Bill Pannapacker writes about the dying grandmother problem — and for college teachers it’s a big one. Every semester, just as the big end-of-term assignments come around, the grandparents start dropping like flies. I haven’t known how to handle this any better than Pannapacker does, but a few weeks before his essay came out I was thinking of adding an item to my Frequently Asked Questions page along these lines: “If you tell me you can’t complete an assignment because of the death of a grandparent, I will need to have confirmation of that sad loss from one of your parents.” But students have trouble remembering these policies anyway, and I can imagine the look on a genuinely grief-stricken person’s face when I tell her I need to hear from her mom so I know she’s not lying. . . .
Really, there should be a variation on the Schrödinger’s Cat problem called the Student’s Grandparent problem.
When I think of these matters I always remember a strange experience I had once at my local Starbucks. I arrived during the morning rush and had to stand in a long line. Gradually it crept forward, but when I was just one person away from the register a young woman in a business suit came walking up, peering at the pastry case — just checking it out, her body language seemed to say. But then when the register was free she glided right to it and quickly placed her order.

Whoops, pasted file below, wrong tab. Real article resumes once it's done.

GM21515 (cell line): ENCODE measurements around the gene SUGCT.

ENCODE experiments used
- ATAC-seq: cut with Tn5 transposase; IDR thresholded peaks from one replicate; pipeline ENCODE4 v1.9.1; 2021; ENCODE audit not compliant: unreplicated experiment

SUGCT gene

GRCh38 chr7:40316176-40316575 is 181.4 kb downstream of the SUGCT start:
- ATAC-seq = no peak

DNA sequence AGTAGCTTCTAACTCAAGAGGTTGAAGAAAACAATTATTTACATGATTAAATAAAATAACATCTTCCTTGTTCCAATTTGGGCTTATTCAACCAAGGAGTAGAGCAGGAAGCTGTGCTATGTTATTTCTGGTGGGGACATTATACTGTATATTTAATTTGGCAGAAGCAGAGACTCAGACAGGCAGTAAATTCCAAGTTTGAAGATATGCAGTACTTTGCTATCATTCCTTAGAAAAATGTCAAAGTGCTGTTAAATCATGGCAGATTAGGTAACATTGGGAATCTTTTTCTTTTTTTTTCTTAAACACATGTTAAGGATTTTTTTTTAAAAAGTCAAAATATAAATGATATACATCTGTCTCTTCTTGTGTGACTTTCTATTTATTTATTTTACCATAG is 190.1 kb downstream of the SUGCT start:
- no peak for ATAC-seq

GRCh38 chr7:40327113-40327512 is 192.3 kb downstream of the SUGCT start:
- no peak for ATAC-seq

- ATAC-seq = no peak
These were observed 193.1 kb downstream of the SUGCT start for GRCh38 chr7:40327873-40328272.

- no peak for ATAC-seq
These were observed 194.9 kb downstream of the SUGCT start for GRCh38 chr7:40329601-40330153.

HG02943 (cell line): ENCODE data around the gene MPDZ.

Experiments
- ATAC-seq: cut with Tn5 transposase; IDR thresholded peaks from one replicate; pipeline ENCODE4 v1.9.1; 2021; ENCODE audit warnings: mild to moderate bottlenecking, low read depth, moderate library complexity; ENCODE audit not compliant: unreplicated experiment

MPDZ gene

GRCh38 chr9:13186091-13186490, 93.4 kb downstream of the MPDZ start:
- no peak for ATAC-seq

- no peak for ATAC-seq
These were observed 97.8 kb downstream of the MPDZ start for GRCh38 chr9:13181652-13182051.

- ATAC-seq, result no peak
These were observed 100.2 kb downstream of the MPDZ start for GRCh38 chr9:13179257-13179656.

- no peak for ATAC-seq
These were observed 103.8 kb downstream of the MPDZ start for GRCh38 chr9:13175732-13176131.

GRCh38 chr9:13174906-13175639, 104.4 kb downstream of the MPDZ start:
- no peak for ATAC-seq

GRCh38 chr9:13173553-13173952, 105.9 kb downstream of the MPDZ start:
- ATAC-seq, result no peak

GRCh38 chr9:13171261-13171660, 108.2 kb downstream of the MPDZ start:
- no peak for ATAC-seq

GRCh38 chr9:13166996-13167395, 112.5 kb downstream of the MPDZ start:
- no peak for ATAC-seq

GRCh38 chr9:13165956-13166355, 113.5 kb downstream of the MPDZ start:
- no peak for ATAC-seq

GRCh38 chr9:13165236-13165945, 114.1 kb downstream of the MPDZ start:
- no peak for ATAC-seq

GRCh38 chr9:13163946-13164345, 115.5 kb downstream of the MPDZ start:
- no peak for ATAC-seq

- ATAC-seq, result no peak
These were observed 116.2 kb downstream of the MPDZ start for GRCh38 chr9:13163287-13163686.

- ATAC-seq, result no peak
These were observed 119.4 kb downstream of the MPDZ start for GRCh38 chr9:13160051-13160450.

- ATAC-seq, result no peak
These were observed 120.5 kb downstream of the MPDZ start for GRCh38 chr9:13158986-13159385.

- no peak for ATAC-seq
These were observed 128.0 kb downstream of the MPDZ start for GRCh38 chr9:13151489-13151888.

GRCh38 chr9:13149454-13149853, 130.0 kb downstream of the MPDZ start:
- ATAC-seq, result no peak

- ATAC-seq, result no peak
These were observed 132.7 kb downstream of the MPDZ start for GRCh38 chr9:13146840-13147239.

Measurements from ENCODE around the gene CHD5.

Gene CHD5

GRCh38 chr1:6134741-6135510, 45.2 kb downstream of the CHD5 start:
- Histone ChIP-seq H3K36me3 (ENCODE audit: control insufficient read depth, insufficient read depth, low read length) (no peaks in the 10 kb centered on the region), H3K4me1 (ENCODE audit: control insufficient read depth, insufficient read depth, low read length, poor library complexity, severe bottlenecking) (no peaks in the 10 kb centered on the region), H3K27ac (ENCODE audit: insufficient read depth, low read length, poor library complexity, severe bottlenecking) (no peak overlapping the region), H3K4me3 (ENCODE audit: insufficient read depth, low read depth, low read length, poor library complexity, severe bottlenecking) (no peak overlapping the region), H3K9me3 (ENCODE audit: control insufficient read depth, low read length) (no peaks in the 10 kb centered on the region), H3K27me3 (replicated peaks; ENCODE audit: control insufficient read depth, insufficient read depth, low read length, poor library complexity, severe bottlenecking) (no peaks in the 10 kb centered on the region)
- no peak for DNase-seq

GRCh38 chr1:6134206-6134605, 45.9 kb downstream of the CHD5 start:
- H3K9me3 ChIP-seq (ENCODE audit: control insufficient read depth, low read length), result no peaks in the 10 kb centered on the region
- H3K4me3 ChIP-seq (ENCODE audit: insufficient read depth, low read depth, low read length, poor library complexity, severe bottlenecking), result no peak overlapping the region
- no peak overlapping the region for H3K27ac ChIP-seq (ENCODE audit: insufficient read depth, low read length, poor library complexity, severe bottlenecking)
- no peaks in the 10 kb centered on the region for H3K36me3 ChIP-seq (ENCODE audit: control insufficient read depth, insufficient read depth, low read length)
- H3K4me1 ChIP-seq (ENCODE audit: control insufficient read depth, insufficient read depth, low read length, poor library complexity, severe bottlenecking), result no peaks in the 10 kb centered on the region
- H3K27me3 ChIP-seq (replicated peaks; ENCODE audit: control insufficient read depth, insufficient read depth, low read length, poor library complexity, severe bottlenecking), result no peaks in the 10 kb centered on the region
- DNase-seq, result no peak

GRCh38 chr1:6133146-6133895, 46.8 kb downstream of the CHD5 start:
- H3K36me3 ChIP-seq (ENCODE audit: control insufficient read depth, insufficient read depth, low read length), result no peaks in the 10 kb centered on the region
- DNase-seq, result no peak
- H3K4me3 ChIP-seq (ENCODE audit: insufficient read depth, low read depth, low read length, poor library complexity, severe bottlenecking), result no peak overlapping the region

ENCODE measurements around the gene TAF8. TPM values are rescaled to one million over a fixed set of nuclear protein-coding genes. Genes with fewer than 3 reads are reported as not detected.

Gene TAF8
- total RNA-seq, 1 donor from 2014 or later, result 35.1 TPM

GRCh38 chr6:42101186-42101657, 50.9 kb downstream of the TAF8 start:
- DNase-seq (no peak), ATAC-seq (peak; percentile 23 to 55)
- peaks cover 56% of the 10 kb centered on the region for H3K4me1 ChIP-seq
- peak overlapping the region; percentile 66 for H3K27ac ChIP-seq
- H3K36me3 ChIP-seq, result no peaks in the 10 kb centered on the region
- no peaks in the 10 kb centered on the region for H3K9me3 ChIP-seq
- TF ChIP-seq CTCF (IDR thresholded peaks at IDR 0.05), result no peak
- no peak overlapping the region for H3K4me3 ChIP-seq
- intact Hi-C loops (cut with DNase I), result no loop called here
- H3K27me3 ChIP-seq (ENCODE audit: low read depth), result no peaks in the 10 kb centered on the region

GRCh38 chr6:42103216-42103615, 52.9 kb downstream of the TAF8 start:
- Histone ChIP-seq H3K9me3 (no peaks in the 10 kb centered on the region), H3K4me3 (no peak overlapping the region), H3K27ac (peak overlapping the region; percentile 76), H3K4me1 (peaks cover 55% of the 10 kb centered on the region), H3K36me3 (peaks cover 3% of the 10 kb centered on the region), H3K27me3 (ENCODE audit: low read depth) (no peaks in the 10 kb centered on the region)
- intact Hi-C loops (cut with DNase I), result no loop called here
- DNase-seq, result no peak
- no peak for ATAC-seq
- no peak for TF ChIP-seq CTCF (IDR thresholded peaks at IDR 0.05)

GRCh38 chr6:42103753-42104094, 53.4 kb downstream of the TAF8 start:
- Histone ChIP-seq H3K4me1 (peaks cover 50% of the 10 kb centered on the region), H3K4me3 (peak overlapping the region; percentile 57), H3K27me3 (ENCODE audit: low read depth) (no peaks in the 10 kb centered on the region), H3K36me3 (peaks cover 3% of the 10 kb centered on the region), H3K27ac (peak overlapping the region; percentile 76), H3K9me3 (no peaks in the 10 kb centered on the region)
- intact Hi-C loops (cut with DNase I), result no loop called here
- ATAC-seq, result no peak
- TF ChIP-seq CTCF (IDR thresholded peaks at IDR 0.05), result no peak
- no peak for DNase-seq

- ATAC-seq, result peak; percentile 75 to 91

I leaned forward and said in a quiet voice, “You really shouldn’t break in line like that” — at which she let out a loud cry, and wailed, “How dare you talk to me that way?” Then she threw her head down onto the counter and sobbed. After a moment she raised her head and said, “And my grandmother is dying!”
I don’t quite remember what happened after that — did she get her drink and saunter out? — but when I got to the office I was still a little unnerved by the whole thing. Fortunately for me, the first person I saw was the kindest and gentlest of my colleagues, a man who is a paragon of Christian charity. I told him what had happened, and what the woman had said.
He just smiled. “Ah, I can beat that,” he said. “My grandmother’s dead.”